Bruce Miller injury: Breaking down his fractured scapula

Stacy Revere

Bruce Miller suffered a broken scapula following the Week 15 win over Tampa Bay. We look at the nature and extent of his injury and what likely caused the fracture.

Following the statement of Jim Harbaugh, reports emerged that fullback Bruce Miller suffered a broken scapula (shoulder blade). Despite some initial twitter reports of 4 to 6 week recovery, this appears to be a season ending injury.

Bones heal relatively fast. Nearly all broken bones heal completely within 4 to 6 weeks. The same is true for a scapula fracture. The scapula is not a bone to be cast, but it must be immobilized. Surgery is rarely needed and an immobilization device (sling) usually does the trick.

After Miller left the game against the Tampa Bay Buccaneers, he commented "We'll take a closer look at it, but it's just a stinger." Needless to say, I had anticipated writing about the nature of stingers. Evidently, Miller did not think it was serious. In fact, he indicated he had felt stingers before and was certain of the diagnosis. When stingers occur, doctors will x-ray the chest and back to rule out a broken scapula, or fractures to the clavical, cervical rib and/or cervical spine. Unfortunately, the image indeed confirmed a broken scapula. Because fractures to the scapula are so rare, it surprised me. It is indeed a serious injury.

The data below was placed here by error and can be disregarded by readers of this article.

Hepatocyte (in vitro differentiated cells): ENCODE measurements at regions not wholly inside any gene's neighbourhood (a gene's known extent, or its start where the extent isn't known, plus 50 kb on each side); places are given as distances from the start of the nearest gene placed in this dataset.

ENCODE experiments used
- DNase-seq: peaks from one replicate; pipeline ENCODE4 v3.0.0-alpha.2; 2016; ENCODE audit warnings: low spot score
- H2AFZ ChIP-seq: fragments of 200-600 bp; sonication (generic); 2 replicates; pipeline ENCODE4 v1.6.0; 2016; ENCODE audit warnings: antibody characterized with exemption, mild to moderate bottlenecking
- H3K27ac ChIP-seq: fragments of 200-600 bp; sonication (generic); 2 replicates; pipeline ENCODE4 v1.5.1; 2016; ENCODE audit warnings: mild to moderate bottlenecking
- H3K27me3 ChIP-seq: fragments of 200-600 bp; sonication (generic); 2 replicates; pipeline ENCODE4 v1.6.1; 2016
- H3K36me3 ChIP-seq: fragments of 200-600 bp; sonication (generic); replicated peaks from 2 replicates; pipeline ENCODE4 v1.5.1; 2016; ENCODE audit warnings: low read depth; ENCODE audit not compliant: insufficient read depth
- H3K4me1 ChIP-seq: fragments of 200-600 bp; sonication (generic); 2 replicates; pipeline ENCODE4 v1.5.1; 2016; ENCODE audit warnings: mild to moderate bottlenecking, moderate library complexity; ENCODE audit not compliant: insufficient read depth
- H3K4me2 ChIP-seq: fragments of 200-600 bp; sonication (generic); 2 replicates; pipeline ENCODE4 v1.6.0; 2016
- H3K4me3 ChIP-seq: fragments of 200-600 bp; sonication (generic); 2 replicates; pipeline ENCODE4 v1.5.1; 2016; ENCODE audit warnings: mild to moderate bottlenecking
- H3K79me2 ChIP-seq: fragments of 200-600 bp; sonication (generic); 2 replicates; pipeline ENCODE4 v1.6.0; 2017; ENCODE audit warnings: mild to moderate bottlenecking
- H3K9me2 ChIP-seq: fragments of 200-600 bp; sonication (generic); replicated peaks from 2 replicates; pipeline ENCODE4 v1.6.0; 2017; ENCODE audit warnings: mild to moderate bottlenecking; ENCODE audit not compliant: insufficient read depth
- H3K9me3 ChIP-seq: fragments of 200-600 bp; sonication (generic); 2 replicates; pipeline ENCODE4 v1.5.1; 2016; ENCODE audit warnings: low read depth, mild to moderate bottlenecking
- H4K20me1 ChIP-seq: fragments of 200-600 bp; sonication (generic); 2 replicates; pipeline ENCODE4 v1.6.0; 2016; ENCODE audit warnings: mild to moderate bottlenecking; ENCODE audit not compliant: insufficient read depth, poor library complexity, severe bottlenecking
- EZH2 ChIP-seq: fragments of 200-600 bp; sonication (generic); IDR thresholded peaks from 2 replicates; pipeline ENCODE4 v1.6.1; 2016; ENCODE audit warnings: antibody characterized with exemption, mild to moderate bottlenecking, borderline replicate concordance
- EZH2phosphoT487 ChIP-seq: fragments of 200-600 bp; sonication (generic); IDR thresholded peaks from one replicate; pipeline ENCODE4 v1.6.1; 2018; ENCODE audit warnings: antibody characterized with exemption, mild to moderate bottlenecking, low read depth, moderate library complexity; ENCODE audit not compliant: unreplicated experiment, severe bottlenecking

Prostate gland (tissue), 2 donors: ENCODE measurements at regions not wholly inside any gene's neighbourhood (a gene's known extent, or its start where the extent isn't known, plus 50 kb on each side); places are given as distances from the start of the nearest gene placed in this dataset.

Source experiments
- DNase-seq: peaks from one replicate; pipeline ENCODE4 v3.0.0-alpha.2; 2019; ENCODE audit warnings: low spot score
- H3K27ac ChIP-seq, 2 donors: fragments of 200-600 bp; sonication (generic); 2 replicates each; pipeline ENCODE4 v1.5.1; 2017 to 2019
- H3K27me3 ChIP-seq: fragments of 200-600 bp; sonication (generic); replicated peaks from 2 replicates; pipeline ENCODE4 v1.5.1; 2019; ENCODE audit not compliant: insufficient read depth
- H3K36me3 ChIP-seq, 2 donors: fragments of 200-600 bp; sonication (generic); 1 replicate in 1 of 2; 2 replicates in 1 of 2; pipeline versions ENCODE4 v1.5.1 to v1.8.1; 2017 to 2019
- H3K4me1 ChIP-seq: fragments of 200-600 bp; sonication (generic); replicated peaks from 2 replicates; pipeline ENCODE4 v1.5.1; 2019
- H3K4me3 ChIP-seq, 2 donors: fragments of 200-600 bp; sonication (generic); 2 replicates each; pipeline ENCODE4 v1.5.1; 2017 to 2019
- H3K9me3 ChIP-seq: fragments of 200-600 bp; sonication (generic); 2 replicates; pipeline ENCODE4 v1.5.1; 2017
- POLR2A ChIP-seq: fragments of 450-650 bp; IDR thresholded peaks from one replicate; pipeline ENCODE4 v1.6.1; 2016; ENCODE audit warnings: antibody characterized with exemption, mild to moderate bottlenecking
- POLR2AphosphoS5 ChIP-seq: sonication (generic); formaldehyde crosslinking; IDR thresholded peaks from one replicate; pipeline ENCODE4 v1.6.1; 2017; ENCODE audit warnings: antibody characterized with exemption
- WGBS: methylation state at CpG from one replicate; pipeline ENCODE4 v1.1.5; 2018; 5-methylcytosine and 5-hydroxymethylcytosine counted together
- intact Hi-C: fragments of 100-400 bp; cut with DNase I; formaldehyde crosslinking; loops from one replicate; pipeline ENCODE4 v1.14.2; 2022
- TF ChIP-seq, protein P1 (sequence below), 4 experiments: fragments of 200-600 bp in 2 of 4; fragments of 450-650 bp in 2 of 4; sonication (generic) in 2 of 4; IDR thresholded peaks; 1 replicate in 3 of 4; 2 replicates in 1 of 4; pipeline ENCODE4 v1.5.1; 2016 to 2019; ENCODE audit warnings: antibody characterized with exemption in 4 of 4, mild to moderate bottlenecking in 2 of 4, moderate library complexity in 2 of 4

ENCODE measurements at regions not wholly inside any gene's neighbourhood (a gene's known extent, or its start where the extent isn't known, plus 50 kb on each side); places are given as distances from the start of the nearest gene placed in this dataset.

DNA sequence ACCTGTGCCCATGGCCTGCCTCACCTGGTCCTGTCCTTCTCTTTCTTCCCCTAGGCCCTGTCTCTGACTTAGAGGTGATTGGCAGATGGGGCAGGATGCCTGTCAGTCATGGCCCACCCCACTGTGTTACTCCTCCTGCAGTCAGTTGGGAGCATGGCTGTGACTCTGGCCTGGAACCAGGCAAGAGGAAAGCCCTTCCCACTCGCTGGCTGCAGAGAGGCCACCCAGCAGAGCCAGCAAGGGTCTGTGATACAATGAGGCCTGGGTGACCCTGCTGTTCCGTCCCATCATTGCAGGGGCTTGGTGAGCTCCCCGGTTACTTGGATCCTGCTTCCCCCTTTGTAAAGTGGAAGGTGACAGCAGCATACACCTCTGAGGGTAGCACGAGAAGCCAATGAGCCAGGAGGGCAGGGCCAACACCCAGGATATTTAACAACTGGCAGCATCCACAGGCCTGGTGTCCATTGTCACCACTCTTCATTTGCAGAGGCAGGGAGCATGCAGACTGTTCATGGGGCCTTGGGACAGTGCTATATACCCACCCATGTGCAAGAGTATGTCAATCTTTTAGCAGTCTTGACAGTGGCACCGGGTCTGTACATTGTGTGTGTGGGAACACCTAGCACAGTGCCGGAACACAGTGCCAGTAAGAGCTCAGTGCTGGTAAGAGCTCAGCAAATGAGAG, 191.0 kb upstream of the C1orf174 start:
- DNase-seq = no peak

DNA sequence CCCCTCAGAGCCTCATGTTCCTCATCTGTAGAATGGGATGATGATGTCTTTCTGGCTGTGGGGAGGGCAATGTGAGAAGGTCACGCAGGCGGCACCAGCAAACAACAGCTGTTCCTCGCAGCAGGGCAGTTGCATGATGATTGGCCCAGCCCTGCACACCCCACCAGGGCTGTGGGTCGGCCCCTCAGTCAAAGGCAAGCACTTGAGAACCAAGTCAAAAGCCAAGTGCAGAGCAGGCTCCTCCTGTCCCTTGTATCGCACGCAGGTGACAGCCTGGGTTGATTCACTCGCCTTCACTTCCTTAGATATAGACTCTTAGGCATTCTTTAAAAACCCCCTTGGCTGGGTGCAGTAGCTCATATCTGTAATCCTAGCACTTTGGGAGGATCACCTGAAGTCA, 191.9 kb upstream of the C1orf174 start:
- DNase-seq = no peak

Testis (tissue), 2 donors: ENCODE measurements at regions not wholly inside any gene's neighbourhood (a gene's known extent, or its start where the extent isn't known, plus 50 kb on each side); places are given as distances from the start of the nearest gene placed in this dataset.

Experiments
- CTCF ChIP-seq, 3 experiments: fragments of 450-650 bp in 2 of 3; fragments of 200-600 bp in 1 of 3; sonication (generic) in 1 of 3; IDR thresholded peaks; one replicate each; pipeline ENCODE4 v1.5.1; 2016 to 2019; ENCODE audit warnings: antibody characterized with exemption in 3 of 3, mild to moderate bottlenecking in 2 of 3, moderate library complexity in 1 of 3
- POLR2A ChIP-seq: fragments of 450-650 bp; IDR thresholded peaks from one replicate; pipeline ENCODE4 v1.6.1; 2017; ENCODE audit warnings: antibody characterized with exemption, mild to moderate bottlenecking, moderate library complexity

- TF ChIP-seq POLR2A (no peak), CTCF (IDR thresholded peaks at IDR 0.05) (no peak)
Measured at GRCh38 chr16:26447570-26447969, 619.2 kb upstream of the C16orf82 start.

After review of the play, you can see Miller is hit in the shoulder and subsequently the face mask. James Brady made a GIF of the play if you want to take a look. Scapula injuries are rare, because it is protected by the chest and surrounded by muscles. People usually believe the injury would occur from behind, but scapula fractures (albeit rare) are usually the result of a forceful impact to the chest. If a person suffers a broken scapula, odds are it is a pretty severe chest injury.

The scapula connects your clavical (collarbone) to your humerus (upper arm), and it attaches to over a dozen muscles, including the largest one in your chest. If the chest muscles suffer enough trauma, the scapula will fracture. The purpose of the bone is to hold the shoulder in place. What concerns me about Miller is the temporary loss of feeling (paralysis) of his arm, which indicates there is some sort of nerve damage. If the shoulder is driven downward and the head in the opposite direction, it can stretch or otherwise injure the nerve roots. It is most likely to occur, but it is temporary.

Only an electromyogram (EMG) can show for certain nerve root injury. In rare cases, it can cause permanent damage. However, Harbaugh indicated it was an injury from which Miller will likely recover.

Recovery for a broken scapula can take up to a year, but I suspect Miller will be back in approximately six months. In any event, I cannot see him returning this season. He will be immobilized for six weeks and it is extremely improbable Miller would have instant range of motion and muscle fluidity. This injury really bummed me out. At the same time, it will be interesting to see if Kap can look to another checkdown pass receiver. I am hoping to see combos of Gore and Kendall Hunter / LaMichael James.

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